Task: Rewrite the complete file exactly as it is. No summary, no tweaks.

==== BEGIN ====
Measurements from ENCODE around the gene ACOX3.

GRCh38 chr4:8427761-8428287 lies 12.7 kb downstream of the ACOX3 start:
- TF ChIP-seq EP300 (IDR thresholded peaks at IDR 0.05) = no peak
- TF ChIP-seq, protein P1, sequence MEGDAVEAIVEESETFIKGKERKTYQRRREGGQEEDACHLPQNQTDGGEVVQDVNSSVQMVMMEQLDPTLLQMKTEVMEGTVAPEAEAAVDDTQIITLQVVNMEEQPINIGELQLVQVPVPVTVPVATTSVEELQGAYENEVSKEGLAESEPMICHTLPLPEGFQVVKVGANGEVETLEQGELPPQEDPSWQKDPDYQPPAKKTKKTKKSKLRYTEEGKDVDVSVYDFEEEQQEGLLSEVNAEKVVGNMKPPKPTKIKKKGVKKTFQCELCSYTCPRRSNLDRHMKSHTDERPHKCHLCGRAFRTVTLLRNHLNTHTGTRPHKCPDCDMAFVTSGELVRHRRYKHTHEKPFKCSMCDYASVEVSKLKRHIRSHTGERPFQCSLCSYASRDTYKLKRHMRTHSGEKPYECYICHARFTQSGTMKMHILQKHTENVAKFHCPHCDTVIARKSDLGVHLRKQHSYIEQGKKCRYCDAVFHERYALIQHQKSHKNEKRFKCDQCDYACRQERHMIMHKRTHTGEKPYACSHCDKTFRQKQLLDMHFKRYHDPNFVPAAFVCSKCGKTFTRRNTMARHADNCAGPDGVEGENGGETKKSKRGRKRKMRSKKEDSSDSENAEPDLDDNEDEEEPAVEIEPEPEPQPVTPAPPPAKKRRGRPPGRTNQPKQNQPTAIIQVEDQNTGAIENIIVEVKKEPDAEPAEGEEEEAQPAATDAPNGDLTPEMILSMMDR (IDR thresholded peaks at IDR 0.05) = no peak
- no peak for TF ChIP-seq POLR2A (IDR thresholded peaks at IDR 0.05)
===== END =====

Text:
Measurements from ENCODE around the gene ACOX3.

GRCh38 chr4:8427761-8428287 lies 12.7 kb downstream of the ACOX3 start:
- TF ChIP-seq EP300 (IDR thresholded peaks at IDR 0.05) = no peak
- TF ChIP-seq, protein P1, sequence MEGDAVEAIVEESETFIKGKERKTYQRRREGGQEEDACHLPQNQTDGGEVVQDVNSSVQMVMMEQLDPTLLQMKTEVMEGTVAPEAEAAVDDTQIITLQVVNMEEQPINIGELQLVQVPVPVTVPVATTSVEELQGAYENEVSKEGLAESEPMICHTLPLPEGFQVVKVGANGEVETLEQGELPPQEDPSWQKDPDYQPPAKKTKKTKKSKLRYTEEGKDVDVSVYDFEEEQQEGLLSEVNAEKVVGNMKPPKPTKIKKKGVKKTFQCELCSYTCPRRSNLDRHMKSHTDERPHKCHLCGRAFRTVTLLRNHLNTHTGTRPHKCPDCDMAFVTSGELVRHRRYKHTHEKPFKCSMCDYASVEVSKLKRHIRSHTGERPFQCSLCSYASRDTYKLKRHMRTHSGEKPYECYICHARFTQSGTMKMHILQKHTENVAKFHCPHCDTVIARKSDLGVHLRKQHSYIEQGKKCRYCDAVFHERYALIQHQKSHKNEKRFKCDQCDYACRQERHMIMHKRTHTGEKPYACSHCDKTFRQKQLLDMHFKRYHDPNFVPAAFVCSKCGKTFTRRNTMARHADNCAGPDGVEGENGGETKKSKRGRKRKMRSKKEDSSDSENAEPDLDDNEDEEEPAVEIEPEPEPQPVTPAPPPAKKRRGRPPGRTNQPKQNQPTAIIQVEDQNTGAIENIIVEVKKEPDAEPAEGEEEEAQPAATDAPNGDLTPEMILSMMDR (IDR thresholded peaks at IDR 0.05) = no peak
- no peak for TF ChIP-seq POLR2A (IDR thresholded peaks at IDR 0.05)